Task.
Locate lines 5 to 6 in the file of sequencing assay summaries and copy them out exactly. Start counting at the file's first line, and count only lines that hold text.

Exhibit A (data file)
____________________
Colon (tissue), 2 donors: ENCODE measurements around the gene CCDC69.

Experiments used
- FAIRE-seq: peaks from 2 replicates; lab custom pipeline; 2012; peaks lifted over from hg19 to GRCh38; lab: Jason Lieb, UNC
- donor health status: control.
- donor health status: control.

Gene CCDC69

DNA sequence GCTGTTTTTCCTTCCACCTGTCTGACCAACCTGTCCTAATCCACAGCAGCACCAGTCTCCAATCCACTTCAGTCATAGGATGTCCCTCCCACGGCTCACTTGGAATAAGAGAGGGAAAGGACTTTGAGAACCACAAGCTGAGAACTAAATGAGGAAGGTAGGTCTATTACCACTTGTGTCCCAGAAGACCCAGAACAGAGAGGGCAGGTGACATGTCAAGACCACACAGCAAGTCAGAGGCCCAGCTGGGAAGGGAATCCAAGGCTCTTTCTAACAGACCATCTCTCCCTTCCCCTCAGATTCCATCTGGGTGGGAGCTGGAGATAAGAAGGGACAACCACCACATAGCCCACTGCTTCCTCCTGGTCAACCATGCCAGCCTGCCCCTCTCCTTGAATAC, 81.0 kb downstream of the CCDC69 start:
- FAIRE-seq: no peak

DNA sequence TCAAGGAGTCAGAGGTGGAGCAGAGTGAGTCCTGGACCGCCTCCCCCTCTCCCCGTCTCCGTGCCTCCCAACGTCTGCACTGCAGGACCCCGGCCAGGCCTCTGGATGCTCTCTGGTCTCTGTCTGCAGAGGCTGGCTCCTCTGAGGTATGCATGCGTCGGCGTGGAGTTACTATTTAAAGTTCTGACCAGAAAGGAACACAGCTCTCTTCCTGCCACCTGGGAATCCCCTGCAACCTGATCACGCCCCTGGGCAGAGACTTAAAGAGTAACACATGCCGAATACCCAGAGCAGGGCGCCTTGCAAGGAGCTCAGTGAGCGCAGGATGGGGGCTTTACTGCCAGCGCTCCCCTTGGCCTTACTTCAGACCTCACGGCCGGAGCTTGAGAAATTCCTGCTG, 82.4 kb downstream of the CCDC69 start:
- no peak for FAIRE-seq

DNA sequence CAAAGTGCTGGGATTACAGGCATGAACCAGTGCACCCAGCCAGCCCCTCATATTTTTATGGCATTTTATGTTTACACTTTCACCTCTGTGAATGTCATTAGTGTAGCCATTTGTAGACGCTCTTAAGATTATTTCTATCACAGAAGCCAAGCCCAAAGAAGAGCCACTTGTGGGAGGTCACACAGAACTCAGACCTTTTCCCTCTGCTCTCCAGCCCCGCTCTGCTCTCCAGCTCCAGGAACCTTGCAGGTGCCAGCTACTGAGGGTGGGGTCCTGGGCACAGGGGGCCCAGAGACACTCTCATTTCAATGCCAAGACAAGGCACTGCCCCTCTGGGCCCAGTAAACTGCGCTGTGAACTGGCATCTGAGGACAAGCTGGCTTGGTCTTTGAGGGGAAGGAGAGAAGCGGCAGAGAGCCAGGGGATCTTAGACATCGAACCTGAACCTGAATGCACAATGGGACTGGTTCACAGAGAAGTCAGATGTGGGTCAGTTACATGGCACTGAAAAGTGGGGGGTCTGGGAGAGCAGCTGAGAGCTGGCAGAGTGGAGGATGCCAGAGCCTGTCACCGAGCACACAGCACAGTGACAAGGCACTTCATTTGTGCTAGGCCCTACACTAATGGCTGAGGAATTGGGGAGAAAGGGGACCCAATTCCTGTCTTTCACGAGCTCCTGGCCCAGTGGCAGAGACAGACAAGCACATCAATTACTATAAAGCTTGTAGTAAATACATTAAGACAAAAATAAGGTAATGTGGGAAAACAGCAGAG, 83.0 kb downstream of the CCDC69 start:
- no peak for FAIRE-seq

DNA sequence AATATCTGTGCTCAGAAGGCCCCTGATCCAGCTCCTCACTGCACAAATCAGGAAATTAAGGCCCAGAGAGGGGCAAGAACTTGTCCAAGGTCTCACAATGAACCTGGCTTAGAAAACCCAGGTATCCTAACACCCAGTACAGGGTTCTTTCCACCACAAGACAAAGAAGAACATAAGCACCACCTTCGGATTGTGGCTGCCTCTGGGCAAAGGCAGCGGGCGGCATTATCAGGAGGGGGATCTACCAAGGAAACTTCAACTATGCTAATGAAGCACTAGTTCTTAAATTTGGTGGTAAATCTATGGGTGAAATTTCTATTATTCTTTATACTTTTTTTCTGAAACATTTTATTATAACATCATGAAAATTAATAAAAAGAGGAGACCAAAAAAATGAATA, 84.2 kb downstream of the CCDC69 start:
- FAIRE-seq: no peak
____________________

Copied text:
- donor health status: control.

Gene CCDC69